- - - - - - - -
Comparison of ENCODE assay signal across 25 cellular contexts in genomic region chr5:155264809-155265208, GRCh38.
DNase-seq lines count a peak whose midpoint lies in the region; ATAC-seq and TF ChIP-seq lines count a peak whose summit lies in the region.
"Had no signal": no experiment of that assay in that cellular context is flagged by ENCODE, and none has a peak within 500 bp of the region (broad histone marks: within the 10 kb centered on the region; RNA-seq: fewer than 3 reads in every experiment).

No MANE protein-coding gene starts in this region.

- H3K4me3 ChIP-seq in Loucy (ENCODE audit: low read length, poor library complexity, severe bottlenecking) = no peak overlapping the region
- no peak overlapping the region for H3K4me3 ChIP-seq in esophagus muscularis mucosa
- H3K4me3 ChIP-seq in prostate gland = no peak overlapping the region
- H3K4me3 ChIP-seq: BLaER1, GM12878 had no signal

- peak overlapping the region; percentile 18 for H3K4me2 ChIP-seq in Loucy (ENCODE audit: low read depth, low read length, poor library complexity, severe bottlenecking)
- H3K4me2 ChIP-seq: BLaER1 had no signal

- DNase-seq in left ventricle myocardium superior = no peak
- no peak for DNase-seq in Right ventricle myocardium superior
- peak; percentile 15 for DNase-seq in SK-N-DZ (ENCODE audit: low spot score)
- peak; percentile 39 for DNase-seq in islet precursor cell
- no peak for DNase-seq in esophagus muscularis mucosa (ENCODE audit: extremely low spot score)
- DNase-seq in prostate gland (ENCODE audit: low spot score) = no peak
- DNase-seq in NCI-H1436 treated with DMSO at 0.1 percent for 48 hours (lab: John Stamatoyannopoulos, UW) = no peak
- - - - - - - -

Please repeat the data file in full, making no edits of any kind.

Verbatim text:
Comparison of ENCODE assay signal across 25 cellular contexts in genomic region chr5:155264809-155265208, GRCh38.
DNase-seq lines count a peak whose midpoint lies in the region; ATAC-seq and TF ChIP-seq lines count a peak whose summit lies in the region.
"Had no signal": no experiment of that assay in that cellular context is flagged by ENCODE, and none has a peak within 500 bp of the region (broad histone marks: within the 10 kb centered on the region; RNA-seq: fewer than 3 reads in every experiment).

No MANE protein-coding gene starts in this region.

- H3K4me3 ChIP-seq in Loucy (ENCODE audit: low read length, poor library complexity, severe bottlenecking) = no peak overlapping the region
- no peak overlapping the region for H3K4me3 ChIP-seq in esophagus muscularis mucosa
- H3K4me3 ChIP-seq in prostate gland = no peak overlapping the region
- H3K4me3 ChIP-seq: BLaER1, GM12878 had no signal

- peak overlapping the region; percentile 18 for H3K4me2 ChIP-seq in Loucy (ENCODE audit: low read depth, low read length, poor library complexity, severe bottlenecking)
- H3K4me2 ChIP-seq: BLaER1 had no signal

- DNase-seq in left ventricle myocardium superior = no peak
- no peak for DNase-seq in Right ventricle myocardium superior
- peak; percentile 15 for DNase-seq in SK-N-DZ (ENCODE audit: low spot score)
- peak; percentile 39 for DNase-seq in islet precursor cell
- no peak for DNase-seq in esophagus muscularis mucosa (ENCODE audit: extremely low spot score)
- DNase-seq in prostate gland (ENCODE audit: low spot score) = no peak
- DNase-seq in NCI-H1436 treated with DMSO at 0.1 percent for 48 hours (lab: John Stamatoyannopoulos, UW) = no peak